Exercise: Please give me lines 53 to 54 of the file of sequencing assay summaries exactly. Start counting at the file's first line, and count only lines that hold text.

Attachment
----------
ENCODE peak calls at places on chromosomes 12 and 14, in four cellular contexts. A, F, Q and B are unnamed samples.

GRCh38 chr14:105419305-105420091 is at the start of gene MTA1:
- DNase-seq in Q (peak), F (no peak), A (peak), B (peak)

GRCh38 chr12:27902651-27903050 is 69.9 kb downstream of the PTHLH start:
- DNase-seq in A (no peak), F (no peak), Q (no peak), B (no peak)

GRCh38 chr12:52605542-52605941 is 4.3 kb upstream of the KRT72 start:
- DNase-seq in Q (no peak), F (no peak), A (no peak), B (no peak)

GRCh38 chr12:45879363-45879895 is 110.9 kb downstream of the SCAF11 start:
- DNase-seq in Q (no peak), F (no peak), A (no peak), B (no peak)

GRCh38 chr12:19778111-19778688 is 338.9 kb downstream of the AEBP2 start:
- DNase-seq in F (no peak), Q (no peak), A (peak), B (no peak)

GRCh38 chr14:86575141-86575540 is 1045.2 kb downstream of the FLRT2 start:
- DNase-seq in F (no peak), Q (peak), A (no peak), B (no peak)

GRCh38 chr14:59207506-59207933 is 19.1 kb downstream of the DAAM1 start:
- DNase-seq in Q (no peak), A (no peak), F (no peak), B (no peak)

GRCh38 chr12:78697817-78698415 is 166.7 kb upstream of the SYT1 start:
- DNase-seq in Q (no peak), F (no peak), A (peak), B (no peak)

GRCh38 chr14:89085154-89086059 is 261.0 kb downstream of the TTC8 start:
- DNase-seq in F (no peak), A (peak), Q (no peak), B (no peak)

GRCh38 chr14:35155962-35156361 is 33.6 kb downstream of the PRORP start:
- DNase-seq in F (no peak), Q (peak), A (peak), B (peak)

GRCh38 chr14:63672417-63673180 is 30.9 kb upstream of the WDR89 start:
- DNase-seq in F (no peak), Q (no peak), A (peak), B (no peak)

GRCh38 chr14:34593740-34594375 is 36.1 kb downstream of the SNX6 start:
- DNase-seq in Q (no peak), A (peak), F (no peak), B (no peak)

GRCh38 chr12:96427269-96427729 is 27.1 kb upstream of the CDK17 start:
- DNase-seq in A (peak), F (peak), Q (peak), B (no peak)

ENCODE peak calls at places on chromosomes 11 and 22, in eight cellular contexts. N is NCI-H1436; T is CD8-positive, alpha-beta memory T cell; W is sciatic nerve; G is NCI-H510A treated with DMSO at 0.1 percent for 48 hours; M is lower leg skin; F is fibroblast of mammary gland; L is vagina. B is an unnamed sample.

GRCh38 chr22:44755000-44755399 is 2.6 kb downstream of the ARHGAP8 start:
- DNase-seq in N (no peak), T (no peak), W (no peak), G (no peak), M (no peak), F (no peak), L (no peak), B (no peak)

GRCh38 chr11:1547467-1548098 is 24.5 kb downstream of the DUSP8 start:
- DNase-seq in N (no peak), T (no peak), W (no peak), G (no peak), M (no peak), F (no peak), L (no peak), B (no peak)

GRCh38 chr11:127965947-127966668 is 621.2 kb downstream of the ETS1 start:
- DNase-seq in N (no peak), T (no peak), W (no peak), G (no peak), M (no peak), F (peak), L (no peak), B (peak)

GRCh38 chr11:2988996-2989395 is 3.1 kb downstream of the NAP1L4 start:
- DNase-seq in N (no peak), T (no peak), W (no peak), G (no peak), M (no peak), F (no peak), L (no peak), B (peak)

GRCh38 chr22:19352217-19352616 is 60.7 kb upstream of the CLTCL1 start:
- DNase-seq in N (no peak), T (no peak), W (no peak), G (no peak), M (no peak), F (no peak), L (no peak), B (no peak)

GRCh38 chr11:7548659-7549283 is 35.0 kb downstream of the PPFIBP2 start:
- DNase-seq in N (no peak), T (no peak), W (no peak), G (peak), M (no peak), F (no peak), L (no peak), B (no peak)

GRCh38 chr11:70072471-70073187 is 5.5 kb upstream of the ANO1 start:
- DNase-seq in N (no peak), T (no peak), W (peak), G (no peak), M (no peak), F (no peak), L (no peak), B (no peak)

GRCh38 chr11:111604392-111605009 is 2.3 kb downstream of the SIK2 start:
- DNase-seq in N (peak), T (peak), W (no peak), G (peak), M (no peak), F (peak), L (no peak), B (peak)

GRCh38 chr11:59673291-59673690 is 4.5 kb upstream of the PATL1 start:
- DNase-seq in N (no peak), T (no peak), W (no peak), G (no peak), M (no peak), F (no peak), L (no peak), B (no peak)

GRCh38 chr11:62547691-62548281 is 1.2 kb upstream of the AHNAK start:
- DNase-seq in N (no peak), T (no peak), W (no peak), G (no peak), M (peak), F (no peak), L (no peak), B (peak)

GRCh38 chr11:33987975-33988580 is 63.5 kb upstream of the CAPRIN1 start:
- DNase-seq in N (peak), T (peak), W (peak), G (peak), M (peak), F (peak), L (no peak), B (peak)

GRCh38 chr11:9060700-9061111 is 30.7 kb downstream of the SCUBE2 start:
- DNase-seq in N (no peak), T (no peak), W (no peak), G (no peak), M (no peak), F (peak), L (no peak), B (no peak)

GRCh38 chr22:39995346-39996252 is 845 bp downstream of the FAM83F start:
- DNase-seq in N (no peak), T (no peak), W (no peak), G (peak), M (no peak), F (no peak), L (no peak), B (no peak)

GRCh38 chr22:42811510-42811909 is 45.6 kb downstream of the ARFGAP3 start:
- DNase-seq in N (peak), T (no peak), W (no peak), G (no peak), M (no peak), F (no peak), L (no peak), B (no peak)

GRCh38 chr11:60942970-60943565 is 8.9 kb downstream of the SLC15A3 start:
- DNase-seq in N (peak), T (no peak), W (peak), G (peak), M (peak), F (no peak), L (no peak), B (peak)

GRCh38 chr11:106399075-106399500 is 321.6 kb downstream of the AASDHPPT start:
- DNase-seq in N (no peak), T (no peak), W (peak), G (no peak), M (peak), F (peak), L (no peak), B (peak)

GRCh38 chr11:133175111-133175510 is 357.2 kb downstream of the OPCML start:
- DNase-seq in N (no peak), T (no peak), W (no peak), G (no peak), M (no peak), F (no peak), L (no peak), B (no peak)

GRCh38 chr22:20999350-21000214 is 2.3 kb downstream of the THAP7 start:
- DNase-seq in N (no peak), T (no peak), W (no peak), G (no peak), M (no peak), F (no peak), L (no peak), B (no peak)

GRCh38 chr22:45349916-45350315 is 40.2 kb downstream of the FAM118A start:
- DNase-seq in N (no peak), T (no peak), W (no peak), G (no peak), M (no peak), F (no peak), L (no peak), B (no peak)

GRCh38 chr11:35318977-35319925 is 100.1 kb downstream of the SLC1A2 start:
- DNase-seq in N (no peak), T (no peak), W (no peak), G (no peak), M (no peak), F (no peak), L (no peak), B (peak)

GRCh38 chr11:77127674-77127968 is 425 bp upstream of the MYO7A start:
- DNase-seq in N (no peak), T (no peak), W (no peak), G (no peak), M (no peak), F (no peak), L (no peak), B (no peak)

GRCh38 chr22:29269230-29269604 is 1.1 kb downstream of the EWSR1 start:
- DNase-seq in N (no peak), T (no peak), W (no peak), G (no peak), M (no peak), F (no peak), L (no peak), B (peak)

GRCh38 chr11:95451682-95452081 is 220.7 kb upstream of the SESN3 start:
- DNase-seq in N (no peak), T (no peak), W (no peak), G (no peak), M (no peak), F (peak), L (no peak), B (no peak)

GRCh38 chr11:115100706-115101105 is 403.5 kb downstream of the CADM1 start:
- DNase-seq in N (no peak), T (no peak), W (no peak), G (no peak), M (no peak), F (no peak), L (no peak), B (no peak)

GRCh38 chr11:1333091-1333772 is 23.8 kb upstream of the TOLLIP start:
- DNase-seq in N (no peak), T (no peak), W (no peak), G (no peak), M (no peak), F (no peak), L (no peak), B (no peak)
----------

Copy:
GRCh38 chr22:39995346-39996252 is 845 bp downstream of the FAM83F start:
- DNase-seq in N (no peak), T (no peak), W (no peak), G (peak), M (no peak), F (no peak), L (no peak), B (no peak)